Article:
Wild Illusion is a good thing in the Ribblesdale Stakes, according to Simon Holt - check out his best bets for day three at Royal Ascot.
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WILD ILLUSION, in the frame in two Classics this season, boasts clearly the strongest form in Thursday's Ribblesdale Stakes at Royal Ascot.
The Godolphin-owned filly, a Group One scorer as a two-year-old, ran a solid race in the 1,000 Guineas first time out to finish fourth behind surprise winner Billesdon Brook, and that effort looks respectable enough given the subsequent efforts of the runner-up Laurens and third-placed Happily who were first and fourth respectively (over a longer trip) in last Sunday's Prix De Diane (French Oaks) at Chantilly.
Expected to really appreciate the step up to a mile-and-a-half in the Oaks at Epsom, Wild Illusion found the unexposed Forever Together too strong in the closing stages on soft ground but still finished well ahead of the re-opposing Magic Wand (over six lengths away in fourth) and Perfect Clarity (seventh).
Going conditions will be quicker on this occasion, but the selection is well clear on official ratings and the only 'unknown' rival is the Frankel filly Sun Maiden.
This big half sister to the high-class Midday bolted up by 12 lengths in a minor event at Salisbury on her reappearance last month albeit from rivals who have done little for the form since. She is impossible to assess and, while having a great pedigree, also lacks experience.
The following Gold Cup is a race to savour with Order Of St George, the winner in 2016 and narrowly beaten by Big Orange in an epic duel 12 months ago, sure to take plenty of beating.
Aidan O'Brien's classy gelding, placed in two Arcs, has had an ideal preparation winning at Navan and Leopardstown but faces a rising staying star in STRADIVARIUS.
John Gosden's colt was beaten only a length into third behind Order Of St George and the re-opposing Torcedor (Mount Moriah fourth) on Champions Day here in October when the soft ground conditions would not have been in his favour.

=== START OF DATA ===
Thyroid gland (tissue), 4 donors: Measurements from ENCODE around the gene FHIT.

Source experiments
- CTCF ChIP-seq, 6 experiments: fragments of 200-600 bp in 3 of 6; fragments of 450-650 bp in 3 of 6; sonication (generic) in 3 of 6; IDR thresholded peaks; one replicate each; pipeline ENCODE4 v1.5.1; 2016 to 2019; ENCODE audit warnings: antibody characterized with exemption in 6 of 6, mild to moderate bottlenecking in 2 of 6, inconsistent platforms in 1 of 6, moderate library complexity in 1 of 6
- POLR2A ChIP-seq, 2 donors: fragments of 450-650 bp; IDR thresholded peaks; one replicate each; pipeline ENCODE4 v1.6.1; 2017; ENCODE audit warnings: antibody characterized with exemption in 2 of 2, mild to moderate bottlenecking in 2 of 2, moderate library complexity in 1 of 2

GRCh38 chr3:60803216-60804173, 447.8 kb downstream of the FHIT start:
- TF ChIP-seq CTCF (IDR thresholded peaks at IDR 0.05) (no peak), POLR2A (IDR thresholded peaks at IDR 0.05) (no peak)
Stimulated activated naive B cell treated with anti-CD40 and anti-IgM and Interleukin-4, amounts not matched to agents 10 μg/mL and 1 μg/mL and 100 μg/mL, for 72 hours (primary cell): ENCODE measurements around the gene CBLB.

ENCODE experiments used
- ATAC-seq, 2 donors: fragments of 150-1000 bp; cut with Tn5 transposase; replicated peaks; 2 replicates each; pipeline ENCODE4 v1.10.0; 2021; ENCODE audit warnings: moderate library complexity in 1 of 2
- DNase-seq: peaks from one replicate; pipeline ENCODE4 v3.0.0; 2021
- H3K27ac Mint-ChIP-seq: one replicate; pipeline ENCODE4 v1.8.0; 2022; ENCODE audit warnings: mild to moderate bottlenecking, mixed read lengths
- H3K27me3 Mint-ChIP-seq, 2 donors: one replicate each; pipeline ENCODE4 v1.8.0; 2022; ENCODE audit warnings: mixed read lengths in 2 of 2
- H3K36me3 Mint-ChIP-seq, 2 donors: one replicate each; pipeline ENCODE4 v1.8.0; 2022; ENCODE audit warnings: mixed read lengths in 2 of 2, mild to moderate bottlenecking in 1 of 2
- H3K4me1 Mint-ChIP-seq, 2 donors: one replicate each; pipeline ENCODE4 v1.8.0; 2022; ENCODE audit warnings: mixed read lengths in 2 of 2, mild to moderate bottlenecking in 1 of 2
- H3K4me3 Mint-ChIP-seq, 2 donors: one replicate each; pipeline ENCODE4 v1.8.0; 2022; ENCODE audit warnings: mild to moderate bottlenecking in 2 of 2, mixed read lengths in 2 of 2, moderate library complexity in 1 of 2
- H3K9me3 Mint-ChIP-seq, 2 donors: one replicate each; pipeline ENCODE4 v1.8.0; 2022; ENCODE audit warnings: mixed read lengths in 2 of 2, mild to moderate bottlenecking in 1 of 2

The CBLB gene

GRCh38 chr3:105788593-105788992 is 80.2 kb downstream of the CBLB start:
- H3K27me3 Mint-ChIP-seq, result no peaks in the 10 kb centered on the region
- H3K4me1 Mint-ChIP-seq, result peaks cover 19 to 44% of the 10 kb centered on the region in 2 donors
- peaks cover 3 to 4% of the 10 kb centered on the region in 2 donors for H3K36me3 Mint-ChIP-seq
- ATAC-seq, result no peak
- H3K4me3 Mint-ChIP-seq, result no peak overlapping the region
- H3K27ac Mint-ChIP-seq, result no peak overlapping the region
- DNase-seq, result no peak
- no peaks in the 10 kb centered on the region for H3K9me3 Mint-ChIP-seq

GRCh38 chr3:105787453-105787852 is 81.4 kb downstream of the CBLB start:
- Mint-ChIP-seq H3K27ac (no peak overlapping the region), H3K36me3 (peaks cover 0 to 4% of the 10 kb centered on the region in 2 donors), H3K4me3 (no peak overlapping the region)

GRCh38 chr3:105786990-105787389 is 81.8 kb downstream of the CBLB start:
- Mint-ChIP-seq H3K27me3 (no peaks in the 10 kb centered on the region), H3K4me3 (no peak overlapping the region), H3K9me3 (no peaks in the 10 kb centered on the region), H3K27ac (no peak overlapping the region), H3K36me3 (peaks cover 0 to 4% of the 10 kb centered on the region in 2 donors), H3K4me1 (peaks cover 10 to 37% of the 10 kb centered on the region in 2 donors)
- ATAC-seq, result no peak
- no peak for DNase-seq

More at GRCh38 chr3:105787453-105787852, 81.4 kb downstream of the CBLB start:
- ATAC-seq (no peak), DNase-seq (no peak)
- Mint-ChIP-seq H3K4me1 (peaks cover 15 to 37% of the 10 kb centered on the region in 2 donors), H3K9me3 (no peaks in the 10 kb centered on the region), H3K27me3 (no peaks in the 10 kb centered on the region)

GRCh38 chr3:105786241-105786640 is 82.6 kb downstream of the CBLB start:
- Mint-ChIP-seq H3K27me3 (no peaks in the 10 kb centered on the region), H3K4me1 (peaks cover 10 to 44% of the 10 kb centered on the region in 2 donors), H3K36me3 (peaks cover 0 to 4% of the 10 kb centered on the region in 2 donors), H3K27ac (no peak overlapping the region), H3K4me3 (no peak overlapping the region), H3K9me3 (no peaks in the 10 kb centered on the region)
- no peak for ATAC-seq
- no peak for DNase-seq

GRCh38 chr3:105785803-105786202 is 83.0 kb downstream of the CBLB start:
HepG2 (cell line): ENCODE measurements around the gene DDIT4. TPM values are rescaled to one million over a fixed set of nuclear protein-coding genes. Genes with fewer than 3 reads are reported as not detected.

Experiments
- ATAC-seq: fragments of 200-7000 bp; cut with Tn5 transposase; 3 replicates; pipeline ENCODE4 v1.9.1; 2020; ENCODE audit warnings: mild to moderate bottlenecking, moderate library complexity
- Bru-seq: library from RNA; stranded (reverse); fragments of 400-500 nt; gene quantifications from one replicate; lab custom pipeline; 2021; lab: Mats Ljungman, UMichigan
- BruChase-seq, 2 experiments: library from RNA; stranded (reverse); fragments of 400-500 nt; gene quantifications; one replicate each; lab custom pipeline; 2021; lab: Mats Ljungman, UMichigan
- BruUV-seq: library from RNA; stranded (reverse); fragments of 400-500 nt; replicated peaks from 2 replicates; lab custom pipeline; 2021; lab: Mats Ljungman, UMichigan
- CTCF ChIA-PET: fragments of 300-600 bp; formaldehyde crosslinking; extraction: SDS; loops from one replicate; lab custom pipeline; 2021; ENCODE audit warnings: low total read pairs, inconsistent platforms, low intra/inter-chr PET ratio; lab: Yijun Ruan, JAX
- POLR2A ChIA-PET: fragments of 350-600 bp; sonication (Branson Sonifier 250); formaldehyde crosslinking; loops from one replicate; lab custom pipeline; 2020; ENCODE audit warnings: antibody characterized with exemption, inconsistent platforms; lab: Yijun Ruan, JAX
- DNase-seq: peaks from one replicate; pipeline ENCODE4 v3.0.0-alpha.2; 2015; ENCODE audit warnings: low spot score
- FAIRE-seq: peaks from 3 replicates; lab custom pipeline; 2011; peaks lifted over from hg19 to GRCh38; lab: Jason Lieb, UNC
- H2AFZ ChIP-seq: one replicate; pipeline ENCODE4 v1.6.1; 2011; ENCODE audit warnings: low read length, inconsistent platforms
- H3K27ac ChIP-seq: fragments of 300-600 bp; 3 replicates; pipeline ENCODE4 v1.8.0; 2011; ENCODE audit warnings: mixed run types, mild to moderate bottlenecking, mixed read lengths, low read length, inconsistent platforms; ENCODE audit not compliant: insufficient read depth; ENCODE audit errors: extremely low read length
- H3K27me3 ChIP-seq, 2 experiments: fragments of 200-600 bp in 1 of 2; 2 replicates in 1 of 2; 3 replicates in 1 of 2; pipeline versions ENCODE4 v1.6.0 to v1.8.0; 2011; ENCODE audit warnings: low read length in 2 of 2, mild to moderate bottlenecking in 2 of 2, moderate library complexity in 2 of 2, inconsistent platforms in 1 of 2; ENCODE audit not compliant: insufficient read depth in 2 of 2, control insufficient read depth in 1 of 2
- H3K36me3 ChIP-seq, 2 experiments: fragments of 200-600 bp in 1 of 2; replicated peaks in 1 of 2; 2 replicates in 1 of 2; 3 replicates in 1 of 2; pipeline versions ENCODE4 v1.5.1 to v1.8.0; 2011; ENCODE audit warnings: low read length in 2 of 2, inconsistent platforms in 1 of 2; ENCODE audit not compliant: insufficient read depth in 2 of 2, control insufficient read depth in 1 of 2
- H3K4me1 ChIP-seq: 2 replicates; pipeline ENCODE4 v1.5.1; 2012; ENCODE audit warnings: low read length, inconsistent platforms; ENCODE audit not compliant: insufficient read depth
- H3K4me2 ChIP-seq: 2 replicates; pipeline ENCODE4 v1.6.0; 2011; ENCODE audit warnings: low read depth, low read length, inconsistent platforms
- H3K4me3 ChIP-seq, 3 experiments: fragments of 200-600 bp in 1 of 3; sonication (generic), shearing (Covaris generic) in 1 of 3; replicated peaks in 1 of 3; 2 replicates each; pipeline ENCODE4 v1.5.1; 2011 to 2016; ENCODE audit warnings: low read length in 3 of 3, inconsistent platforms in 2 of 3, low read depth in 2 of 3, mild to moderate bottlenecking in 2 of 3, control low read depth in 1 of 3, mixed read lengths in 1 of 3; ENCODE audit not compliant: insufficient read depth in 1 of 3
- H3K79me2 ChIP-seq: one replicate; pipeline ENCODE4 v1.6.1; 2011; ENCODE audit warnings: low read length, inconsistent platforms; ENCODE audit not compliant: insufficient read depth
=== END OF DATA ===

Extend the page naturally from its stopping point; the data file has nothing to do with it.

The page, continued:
Earlier the winner of the Goodwood Cup and third in the St Leger, he made a highly satisfactory reappearance when readily accounting for Desert Skyline (now 3lb better off) in the Yorkshire Cup and connections have the new Weatherbys Hamilton £1million bonus in their sights.
Stradivarius is unproven over this extreme distance but stayed on well in that race on Champions Day and looks open to further improvement.
Torcedor, fifth in this race last year, is also progressive and returned with a comfortable win in the Sagaro Stakes here in early May but, if the ground stays on the firm side, that might not be ideal.
Meanwhile, the joker in the pack is Vazirabad, the champion stayer in France for several seasons, who runs for the first time in Britain.
Quirky but hugely talented with a good turn of foot, he beat subsequent York winner Marmelo with something in hand at Longchamp last month and is hard to rule out given a magnificent career record of 15 wins and five seconds from 22 starts including three Group Ones.
Earlier, WADILSAFA is a fascinating runner in the Hampton Court Stakes.
This highly-regarded son of Frankel looks ready for a step up in class and distance after an impressive win, hitting the line strongly, at Newmarket a month ago from the promising Herculean, who beat him last season on his sole two-year-old start.
The Owen Burrows-trained colt takes on Hunting Horn and Key Victory, sixth and eighth respectively in the Prix du Jockey Club (French Derby) and the potentially useful Godolphin-owned Doncaster winner National Army but looks exciting.
Finally, CORROSIVE has a few factors in his favour in the always competitive Britannia Handicap.
Hugo Palmer's colt has won his last three starts including over this course and distance in May from a heavily backed rival in Al Jellaby and had previously accounted for the recent Lingfield winner Stylehunter at Yarmouth, renewing rivalry with that colt now on 8lb better terms.